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I am trying to find the path length of a Gaussian $f(x)=e^{-x^2/a^2}$ from $x=0$ to some positive point $x_0$. I've tried this by integrating the differential length, $ds^2=dx^2+dy^2$, but getting stuck at the integral.

$$f'(x)\equiv\frac{dy}{dx}=\frac{-2x}{a^2}e^{-x^2/a^2}$$

\begin{align} L &= \int_0^{x_0}ds \\ &=\int_0^{x_0}\sqrt{dx^2+dy^2} \\ &=\int_0^{x_0}\sqrt{1+\left(f'\right)^2}dx\\ &= \int_0^{x_0}\sqrt{1+\frac{4}{a^4}x^2e^{-2x^2/a^2}}dx, \end{align}

which neither I nor Wolfram are able to do, so maybe I am barking up the wrong tree.

Using this method or any other, can anyone help me find the path length of a Gaussian?

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    $\begingroup$ Arc length integrals are rarely expressible in closed form in terms of elementary functions. Even the simple ellipse leads to elliptic integrals. $\endgroup$ Jul 22, 2016 at 18:39
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    $\begingroup$ The tree is correct, barking up bit tough. $\endgroup$
    – Narasimham
    Jul 22, 2016 at 19:46

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Elementary functions whose path-length integrals can be done in closed form are quite rare, and this is not one of them.

You might, however, write the square root as a series in powers of $(4 x^2/a^4) e^{-2x^2/a^2}$. This leads to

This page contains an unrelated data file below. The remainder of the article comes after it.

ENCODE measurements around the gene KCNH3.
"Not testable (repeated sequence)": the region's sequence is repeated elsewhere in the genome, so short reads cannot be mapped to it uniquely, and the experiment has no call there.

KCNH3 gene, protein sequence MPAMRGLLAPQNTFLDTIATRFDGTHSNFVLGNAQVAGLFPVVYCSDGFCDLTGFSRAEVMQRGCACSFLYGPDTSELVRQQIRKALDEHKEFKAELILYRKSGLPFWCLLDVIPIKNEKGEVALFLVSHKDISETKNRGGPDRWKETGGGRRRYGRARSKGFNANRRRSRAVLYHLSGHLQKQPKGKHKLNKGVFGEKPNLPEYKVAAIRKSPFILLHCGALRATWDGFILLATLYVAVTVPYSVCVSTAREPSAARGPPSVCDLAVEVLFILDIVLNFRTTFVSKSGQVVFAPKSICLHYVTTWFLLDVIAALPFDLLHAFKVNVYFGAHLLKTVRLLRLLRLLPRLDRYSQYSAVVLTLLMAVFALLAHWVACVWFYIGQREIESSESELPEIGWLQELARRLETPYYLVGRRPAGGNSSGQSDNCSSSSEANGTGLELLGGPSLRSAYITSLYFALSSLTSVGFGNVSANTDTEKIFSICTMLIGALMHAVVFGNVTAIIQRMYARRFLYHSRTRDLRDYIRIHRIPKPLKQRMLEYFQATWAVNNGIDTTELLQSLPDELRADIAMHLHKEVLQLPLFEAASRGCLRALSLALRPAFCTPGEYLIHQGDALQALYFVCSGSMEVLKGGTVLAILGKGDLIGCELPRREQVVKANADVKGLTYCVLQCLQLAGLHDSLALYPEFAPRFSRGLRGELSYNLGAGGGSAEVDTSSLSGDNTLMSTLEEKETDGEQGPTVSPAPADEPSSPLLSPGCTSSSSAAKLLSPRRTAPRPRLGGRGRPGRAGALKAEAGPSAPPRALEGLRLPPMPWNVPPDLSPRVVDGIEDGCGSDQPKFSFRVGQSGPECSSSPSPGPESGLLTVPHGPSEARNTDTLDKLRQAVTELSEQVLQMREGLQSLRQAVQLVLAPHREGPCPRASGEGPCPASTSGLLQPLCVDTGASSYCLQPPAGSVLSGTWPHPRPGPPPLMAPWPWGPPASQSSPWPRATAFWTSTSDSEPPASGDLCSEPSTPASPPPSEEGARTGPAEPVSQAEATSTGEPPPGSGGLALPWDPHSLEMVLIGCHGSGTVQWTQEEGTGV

$$L = x_0 + \sum_{k=1}^\infty \dfrac{(-1)^{k+1} a^{-2k} (2k)!}{(2k-1)(k!)^2} \int_0^{x_0/a} t^{2k} e^{-2k t^2}\; dt $$

where each of these integrals is of the form

$$\eqalign{&(\text{odd polynomial in $x_0/a$ of degree $2k-1$}) e^{-2k (x_0/a)^2}\cr &+ {\frac {{2}^{-3\,k-1} \left( 2\,k-1 \right) !}{ k ^{k +1/2} (k-1)!}} \sqrt{2\pi} \;\text{erf}\left(\sqrt{k x_0/a}\right)}$$

The series should converge for all real $x_0$ as long as $a > \sqrt{2/e}$ (which ensures that $(4 x^2/a^4) e^{-2x^2/a^2}$ stays in the region where the series for the square root converges).

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  • $\begingroup$ As Robert Israel and Mark Fischler said, very very few curves, even among the most prominent ones have an EXACT "analytical" expression for their lengths. A question and an an opinion. Question : what need do you have for the length of an arc of a gaussian, especialy an "exact" value of it ? Opinion : it is often, on SE, that people ask for an "exact/analytical" expression of such and such... ; I think that in a vast majority of cases it is a deadend, it is just a way to loose hours without profit ; it's better to concentrate on richer parts of mathematics and they are so numerous... $\endgroup$
    – Jean Marie
    Jul 22, 2016 at 22:09

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